What more is there to say about this bourbon that hasn't been said before? One of the classics of the American market, it has become even more popular lately as the prices for new releases and once dependable staples have risen precipitously while Turkey has remained affordable.
I've reviewed this one before from a miniature, so maybe it's appropriate that I'm now going in the other direction by reviewing it from a handle. They were under $40 at my local Trader Joe's a while back, which was a deal I couldn't pass up. It's largely gone into cocktails since then, but it also feels important to see what it's like neat.
Wild Turkey 101 Bourbon
Nose: classic bourbon corn notes, bread dough, strong oak and vanilla, fresh berries. After adding a few drops of water the alcohol heat initially expands, but it eventually settles down and the profile remains roughly the same.
Taste: barrel, grain, and alcohol sweetness up front, big berries and raisins in the middle, fading into moderately hot but not overly tannic oak with a touch of rye at the back. After dilution the heat fades a bit, the berry notes in the middle massively expand, and the oak is less tannic.
Finish: a hot mix of corn, rye, berries, and oak
Well, nothing overly complex, but a solid example of a medium rye bourbon. While it comes off as a bit hotter now, the strong berry notes are enough to keep me engaged. More complexity would be welcome, but my expectations are calibrated by the price. With so many American whiskeys of dubious value rolling out, it's comforting to know that something decent can be had without splashing out a ton of money.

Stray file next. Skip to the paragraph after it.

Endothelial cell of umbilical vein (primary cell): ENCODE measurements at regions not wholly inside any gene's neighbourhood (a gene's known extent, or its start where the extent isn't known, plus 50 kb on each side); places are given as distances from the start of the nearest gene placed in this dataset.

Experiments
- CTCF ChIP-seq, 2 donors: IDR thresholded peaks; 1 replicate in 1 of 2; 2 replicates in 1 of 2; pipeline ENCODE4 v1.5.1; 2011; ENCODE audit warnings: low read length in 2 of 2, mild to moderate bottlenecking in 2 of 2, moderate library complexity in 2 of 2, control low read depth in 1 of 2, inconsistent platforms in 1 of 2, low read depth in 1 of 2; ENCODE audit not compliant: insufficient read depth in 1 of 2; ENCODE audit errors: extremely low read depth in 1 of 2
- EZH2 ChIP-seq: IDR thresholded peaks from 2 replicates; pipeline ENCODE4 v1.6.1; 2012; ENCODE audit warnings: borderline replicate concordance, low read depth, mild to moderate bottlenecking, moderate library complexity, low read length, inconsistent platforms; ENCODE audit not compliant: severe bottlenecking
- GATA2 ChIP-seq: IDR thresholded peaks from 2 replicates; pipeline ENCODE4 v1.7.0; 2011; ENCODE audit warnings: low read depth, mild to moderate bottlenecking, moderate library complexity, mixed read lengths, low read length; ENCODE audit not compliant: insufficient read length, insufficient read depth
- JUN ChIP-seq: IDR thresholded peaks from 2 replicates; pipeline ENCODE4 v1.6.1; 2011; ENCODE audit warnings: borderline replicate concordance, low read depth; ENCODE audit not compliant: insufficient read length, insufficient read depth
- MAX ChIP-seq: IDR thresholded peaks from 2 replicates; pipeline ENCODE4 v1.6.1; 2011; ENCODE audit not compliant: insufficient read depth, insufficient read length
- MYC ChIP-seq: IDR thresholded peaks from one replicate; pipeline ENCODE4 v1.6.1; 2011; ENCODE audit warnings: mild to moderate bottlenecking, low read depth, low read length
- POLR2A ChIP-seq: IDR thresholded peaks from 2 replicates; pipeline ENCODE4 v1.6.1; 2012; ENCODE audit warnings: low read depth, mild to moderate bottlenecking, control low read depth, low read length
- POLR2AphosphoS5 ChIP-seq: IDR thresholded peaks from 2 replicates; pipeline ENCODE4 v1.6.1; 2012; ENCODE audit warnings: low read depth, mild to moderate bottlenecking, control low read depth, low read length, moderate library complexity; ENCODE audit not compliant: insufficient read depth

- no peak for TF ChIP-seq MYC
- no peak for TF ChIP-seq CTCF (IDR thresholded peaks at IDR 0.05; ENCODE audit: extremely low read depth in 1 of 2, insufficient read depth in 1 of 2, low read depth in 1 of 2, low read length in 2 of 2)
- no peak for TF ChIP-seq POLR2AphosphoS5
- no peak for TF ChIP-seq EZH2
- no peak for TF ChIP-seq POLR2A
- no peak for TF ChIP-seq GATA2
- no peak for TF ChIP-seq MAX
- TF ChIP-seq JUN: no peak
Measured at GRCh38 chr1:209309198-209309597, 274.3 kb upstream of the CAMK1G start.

1.5-2 oz bourbon
0.5-1 oz amaro
1 dash Angostura bitters
1 dash orange bitters
Combine all ingredients, stir with ice for fifteen seconds, then strain into a chilled coupe. Garnish with cocktail cherries (and a splash of syrup if you want a sweeter drink).
The nose is dominated by the bourbon's oak, plus some flashes of aromatic bitters and mint from the amaro. The sip opens with bourbon and amaro sweetness, then fades into an herbal cola bittersweetness at the back. The finish is balanced between oak, bitterness, and herbal dark cherry notes.
I made this drink two different ways - once with a 3:1 ratio and once with a 2:1 ratio. The former was rather lean and even more oak driven, good for folks who like their Manhattans dry. The cherry syrup almost felt necessary just to give it some body. The 2:1 version is much more plush and approachable, though it will depend a lot on which amaro you use. I ended up using Lucano because that seemed like the closest thing I had to Averna. It'd be fun to try with something more assertive like Ramazzotti, but you could also go with something easier like Cynar. Overall I'm a fan, though I felt like it needed to warm up a bit before I got the full flavor.
3 hours ago
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